agenda to be added on.
   It requires innovation &
    improving what already exists.
Things are Changing
   People with disabilities are increasingly
    demanding to be part of society.
   Policy makers, planners & International
    agencies have realized that there is no
    way the MDG’s can be achieved without
    reaching the most vulnerable groups in
    society.
    It is now universally recognized that
    there can be no sustainable
    development without inclusive
    development.
Paradigm shift
   Moving towards the social
    model.
     More integrated
     It conceptualizes disability as an
      interaction between individual
      limitations & the environment.
    In contrast – the medical model
      which focused on the medical
      condition of the person.
The social model
   Is rights based
   It is more cost effective
   More sustainable & can be used
    to combat poverty.
   Critical for developing countries.
                   WHY BANK
                   INVOLVEMENT?
   Link between disability and poverty
         Poor disproportionately disabled
         Disabled disproportionately poor

   High actual vs. reported prevalence = high cost
         Percent of population not working
         High dropout rates, remaining out-of-school
          children

         Low cost prevention and early interventions =
          higher productivity
         Cost effective inclusion
Strategies for inclusive
development.
   Must include two aspects.
     Prevention

     Integration

    80% of disabilities stem from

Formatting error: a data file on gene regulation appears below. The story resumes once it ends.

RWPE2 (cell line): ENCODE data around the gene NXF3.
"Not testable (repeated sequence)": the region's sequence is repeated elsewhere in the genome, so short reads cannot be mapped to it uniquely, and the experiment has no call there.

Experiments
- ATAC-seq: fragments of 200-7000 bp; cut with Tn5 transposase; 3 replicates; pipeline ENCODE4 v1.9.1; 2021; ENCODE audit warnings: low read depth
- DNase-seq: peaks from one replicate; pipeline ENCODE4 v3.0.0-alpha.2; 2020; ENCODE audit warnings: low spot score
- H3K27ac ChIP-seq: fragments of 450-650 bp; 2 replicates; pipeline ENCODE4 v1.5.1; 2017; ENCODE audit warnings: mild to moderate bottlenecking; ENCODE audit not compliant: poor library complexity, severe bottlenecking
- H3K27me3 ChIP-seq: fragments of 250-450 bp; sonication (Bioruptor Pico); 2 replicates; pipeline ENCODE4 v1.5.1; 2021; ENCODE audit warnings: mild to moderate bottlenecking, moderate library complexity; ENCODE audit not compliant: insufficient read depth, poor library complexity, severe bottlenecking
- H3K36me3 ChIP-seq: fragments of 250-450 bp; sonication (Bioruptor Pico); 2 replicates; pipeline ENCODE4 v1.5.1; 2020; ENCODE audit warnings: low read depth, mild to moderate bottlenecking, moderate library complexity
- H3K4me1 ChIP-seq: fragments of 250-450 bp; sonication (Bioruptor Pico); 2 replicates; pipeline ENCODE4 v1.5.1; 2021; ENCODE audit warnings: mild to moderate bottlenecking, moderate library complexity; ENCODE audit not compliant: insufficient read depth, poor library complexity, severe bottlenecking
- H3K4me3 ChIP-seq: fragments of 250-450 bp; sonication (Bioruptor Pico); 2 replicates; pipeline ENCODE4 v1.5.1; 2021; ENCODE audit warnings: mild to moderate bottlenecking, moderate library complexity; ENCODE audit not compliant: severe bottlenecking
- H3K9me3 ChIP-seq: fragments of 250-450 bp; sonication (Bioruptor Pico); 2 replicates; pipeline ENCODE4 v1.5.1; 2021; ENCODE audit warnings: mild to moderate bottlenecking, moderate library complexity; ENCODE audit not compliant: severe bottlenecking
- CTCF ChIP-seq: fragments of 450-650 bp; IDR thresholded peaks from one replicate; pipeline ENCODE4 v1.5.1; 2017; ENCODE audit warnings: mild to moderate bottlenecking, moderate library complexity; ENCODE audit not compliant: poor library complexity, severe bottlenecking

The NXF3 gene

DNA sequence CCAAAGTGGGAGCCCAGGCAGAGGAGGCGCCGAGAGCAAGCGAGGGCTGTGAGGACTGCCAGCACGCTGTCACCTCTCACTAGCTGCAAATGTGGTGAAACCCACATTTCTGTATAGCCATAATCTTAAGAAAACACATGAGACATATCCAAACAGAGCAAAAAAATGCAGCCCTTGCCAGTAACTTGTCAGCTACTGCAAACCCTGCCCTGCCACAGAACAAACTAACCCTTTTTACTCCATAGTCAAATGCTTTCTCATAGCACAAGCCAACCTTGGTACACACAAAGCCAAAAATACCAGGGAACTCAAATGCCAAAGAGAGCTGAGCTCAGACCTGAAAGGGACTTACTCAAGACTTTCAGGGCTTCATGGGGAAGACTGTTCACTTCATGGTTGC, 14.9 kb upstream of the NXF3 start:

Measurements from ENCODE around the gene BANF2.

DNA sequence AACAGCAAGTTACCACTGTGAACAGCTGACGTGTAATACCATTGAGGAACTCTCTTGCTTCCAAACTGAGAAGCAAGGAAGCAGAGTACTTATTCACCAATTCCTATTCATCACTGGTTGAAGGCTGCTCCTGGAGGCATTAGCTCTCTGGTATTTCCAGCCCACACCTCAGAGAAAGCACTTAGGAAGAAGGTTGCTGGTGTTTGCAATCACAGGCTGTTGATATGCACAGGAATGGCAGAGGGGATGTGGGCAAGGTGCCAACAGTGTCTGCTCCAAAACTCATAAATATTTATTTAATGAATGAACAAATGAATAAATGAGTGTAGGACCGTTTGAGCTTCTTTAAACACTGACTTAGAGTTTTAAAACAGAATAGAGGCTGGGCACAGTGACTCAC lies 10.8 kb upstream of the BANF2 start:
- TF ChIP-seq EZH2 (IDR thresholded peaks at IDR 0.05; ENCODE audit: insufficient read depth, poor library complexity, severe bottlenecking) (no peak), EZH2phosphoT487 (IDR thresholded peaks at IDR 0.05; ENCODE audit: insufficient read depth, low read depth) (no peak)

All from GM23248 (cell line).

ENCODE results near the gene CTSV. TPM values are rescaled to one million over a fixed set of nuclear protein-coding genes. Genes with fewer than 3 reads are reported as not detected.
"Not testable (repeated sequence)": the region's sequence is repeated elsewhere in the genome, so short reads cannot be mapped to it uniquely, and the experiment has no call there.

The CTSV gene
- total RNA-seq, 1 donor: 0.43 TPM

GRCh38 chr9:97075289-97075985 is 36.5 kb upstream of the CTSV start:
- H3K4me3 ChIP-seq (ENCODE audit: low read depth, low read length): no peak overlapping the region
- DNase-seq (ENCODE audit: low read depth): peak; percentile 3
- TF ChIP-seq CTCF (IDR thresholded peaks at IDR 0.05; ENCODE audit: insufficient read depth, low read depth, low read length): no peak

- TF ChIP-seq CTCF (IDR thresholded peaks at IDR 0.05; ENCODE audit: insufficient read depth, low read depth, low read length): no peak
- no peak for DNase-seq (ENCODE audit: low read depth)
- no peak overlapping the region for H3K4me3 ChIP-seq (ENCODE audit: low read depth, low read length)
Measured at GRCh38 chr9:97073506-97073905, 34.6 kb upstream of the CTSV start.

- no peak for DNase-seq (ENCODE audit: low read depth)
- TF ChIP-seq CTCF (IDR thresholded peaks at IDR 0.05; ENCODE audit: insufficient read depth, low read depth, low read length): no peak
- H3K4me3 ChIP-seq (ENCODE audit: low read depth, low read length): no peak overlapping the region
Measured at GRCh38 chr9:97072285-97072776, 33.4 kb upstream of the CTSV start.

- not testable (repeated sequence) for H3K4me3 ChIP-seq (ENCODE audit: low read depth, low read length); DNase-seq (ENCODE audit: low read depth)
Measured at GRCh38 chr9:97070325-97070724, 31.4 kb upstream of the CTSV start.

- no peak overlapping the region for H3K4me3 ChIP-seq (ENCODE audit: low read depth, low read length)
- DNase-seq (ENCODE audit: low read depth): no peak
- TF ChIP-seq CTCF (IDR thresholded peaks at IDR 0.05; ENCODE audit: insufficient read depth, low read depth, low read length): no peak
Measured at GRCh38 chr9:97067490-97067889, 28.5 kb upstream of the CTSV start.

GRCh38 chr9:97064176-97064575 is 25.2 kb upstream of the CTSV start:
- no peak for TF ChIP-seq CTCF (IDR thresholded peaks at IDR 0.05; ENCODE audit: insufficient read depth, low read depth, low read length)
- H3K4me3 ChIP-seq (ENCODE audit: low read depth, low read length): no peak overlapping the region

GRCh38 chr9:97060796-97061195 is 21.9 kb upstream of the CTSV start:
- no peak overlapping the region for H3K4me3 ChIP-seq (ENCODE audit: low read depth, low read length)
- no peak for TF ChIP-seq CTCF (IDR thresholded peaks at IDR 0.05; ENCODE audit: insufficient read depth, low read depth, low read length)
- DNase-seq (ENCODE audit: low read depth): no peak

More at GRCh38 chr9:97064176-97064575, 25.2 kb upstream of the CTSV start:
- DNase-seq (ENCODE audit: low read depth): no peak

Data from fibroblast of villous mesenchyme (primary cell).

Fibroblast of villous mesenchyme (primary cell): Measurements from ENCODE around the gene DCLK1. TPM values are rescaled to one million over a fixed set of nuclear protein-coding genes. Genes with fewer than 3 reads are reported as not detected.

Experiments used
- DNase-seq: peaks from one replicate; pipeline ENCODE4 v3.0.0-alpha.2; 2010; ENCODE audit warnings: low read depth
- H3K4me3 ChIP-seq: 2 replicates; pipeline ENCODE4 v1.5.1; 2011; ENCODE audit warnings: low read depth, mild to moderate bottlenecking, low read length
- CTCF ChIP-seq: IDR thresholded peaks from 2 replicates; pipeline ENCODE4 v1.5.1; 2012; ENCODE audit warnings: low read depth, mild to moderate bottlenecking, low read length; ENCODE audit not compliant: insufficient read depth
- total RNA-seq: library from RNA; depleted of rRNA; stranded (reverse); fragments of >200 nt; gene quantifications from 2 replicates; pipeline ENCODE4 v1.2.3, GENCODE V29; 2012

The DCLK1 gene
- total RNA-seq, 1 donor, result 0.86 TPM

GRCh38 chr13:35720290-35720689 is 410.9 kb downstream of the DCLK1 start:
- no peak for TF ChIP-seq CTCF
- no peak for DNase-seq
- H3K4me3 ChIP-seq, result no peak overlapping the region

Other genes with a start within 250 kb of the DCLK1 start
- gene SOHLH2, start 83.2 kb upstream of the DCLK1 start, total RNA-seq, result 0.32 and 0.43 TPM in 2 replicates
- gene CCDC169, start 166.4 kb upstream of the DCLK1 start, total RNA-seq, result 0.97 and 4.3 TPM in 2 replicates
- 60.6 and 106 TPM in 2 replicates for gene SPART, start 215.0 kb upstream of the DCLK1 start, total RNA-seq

preventable causes.
      (malnutrition, natural
      disasters, disease, conflict,
      traffic & other injuries, birth).
It requires…

   Addressing disability requires a
    multi-sectoral approach.
   Disability is a cross cutting
    issue & affects all aspects of
    planning.
   It requires innovation &
    flexibility- stepping outside of
    the box.
How to do we . . . ?.
   Achieve inclusive development
    requires the application of three
    principles as well as the general
    principles found in a new UN
    Human Rights Convention being
    developed for people with
    disabilities.
The Three Principles
   Should be seen not only as
    goals and objectives, but as
    the processes through
    which inclusive
    development for people with
    disabilities is achieved:
1. Access
  People   with disabilities
   should enjoy access to the
   built environment,
   transportation, information &
   communications,
  so that they may be full
   participants in all aspects of
   life, & fully enjoy the full range
   of human rights.
2. Equity
   People with disabilities should
    enjoy equitable access to the
    benefits resulting from
    development activities.
   These activities should promote
    non-discrimination & equal
    opportunities for people with
    disabilities to participate in
    every facet of life: civil, political,
    economic, social & cultural.
3. Inclusion
   People with disabilities should
    be accepted as equal partners in
    development, & be included as
    full participants in all
    development activities.
   People with disabilities should
    be part of the PRSP
    consultations.
   In the CAS.
Inclusion essential for
success
    Strengthening the disability policy
     focus of PRSP’s is essential to
     the success of their strategies for
     2 reasons.
    1.   Disability is a significant factor of
         extreme poverty in developing
         countries.
    2.   Unless people with disabilities
         are included in the PRSP’s - it is
         unlikely that most of the MDGs
         will be met.
Real Life
   It will not happen over night.
   Need to have real people involved.
   This a complex set of concepts and
    requires a range of different actors.
   While it is complex it is not
    insurmountable & there already a
    number of good practices.
   We need to work with DPO’s & share
    knowledge.
   Finally, the rationale for
    including people with
    disabilities in development
    projects is not only a moral
    obligation but a legally
    binding imperative.